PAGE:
Pennsylvania state senator Ryan Aument reintroduced legislation this week to elect the state’s appellate judges by region. The goal is to assure fairness of geographic representation within the court system:
Aument noted that a cursory review of Pennsylvania’s Superior Court and Commonwealth Court judge compliment in 2018 when this proposal was first developed shows that more than half of all the members of those courts were from only two of Pennsylvania’s 67 counties, which only represent 21% of the state’s population.
He also pointed out that five of the seven Pennsylvania Supreme Court Justices, or over two-thirds of the justices, were from Allegheny or Philadelphia counties, leaving 79% of the state’s population unrepresented on Pennsylvania’s highest court.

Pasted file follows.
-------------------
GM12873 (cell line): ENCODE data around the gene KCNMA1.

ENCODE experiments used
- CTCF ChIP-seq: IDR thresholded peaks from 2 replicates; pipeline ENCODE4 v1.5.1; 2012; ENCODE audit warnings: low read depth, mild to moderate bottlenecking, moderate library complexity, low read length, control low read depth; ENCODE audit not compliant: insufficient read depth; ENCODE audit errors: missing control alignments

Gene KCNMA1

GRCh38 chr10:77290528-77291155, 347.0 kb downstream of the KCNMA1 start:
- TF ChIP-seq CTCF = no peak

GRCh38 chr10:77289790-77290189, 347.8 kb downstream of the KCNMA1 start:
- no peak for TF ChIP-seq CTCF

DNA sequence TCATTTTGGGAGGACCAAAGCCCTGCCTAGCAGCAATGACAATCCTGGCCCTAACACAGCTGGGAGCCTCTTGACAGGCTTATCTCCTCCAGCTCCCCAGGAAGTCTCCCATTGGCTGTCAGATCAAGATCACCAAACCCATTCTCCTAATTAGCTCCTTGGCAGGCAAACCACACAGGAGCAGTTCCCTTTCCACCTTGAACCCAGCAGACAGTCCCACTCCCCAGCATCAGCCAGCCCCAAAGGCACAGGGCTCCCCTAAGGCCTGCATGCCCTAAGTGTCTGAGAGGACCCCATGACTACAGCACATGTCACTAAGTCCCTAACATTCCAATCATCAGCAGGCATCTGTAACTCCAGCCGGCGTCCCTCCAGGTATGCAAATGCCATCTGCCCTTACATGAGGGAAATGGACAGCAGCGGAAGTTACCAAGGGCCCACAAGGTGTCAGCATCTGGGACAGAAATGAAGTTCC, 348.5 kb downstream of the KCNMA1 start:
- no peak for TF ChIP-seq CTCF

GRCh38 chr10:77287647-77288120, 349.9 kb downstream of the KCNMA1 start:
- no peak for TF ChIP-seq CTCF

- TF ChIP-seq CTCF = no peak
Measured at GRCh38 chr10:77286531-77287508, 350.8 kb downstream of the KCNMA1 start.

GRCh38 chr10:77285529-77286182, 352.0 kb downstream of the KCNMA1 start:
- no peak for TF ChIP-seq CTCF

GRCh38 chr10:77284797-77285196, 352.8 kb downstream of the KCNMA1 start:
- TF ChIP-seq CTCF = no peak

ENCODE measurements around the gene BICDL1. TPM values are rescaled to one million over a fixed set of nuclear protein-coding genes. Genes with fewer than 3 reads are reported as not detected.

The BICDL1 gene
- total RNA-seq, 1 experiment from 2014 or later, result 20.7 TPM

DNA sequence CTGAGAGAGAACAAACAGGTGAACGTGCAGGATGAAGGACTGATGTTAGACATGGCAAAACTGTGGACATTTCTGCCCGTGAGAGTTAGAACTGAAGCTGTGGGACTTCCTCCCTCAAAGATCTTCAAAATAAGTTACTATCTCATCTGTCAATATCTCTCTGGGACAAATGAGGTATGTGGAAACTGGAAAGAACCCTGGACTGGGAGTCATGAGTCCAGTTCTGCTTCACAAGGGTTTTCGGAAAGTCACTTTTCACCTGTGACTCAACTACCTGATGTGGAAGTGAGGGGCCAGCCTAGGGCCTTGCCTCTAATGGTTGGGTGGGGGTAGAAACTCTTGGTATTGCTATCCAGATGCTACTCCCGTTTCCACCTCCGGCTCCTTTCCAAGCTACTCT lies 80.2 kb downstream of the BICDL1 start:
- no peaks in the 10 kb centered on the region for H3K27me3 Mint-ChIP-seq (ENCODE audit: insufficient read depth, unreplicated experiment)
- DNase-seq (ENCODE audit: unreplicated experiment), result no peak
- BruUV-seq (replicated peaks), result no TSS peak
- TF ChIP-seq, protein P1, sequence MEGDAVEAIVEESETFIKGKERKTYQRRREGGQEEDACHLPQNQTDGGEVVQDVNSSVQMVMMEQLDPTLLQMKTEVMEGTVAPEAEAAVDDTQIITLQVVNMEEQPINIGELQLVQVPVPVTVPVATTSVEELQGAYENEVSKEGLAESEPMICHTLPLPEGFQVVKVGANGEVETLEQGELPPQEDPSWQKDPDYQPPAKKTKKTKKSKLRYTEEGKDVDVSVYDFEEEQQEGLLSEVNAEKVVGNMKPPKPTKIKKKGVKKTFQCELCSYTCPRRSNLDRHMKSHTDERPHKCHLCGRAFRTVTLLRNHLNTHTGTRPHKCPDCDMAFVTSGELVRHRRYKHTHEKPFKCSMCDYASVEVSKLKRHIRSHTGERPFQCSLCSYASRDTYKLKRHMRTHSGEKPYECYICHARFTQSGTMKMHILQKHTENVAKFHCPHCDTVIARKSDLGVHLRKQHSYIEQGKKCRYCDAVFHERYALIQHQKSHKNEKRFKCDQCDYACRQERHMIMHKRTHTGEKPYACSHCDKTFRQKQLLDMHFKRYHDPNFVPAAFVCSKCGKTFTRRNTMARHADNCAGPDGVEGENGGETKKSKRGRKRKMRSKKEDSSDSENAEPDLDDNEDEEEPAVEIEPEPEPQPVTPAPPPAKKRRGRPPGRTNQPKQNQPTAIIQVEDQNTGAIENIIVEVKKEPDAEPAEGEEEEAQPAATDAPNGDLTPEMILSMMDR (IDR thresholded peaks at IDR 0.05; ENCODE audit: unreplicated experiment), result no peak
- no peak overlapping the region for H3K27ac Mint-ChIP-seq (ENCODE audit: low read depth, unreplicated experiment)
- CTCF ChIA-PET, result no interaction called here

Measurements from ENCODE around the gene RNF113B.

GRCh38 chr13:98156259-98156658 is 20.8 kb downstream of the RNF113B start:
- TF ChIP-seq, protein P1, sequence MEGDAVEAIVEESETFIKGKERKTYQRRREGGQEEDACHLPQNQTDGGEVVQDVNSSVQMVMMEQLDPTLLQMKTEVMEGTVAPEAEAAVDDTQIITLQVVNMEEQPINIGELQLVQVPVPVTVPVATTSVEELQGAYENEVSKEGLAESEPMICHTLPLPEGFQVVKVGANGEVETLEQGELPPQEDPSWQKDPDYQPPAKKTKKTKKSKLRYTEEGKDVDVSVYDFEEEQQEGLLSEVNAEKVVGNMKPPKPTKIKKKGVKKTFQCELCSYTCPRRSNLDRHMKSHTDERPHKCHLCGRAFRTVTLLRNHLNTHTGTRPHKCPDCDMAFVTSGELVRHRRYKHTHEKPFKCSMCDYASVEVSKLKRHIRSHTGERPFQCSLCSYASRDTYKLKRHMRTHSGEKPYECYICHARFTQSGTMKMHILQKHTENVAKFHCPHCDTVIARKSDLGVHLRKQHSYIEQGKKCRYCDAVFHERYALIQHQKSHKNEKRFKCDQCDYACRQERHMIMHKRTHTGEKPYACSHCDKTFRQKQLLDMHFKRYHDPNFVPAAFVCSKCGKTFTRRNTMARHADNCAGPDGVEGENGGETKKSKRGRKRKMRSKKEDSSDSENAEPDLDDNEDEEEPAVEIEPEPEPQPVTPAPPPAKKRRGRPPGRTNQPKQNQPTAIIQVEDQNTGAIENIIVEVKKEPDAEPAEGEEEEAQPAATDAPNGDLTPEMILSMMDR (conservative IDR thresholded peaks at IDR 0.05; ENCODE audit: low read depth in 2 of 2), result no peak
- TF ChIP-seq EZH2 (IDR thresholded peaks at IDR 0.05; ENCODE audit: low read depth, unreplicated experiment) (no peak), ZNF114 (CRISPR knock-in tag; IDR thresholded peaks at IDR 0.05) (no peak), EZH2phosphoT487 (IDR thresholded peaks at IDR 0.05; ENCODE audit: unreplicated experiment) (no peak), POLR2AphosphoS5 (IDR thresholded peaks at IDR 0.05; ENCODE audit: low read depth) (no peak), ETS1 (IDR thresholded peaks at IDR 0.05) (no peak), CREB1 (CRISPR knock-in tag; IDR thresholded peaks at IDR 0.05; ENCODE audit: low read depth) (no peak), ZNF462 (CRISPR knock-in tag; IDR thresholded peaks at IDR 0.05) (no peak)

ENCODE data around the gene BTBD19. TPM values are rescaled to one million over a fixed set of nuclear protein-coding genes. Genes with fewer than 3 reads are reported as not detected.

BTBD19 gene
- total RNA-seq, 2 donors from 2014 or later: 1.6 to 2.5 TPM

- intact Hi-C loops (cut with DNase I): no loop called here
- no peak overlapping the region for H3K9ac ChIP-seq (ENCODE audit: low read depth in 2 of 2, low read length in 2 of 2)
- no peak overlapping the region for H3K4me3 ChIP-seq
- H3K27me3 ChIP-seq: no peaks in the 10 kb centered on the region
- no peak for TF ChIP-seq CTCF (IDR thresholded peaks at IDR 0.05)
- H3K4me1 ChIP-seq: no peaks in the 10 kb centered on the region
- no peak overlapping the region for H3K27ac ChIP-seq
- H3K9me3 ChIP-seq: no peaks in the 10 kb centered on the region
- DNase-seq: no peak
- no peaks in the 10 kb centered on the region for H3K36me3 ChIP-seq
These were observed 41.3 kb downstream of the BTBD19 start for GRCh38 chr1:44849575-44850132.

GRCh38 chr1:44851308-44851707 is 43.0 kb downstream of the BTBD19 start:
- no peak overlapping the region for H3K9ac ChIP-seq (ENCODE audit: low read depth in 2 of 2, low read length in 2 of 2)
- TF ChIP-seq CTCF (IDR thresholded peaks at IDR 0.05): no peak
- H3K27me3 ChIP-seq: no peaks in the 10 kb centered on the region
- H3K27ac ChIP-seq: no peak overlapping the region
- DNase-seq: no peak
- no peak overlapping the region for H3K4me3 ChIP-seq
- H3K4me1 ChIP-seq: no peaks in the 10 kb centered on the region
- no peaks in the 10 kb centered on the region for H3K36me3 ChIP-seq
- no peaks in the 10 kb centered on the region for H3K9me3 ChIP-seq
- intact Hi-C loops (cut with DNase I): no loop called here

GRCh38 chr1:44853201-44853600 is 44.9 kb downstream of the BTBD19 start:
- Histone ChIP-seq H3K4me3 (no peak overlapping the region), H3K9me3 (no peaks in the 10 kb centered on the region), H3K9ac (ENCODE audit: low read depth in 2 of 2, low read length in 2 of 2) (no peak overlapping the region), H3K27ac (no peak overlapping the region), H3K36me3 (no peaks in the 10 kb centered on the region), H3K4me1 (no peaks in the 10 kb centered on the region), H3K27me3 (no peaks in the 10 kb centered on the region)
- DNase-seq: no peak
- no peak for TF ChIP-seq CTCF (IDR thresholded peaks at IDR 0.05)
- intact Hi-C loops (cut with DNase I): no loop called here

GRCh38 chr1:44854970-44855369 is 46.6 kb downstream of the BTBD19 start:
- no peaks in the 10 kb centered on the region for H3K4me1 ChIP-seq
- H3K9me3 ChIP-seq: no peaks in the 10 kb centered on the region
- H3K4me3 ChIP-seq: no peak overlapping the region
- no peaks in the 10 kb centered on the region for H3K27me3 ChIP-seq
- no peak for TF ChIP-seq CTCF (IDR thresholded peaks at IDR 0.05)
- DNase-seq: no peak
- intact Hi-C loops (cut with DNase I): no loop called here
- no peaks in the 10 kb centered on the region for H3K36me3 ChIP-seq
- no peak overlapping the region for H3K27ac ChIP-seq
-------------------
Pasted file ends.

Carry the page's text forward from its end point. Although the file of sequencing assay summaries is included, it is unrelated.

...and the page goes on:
I understand the goal of the bill, but it misses the larger point that Pennsylvania’s judicial election structure itself is highly flawed. As I noted earlier this year, “geographic representation could be achieved much more fairly and efficiently through a commission-based appointment system than through the messy (and litigation-begging) process of drawing election districts in the legislature.”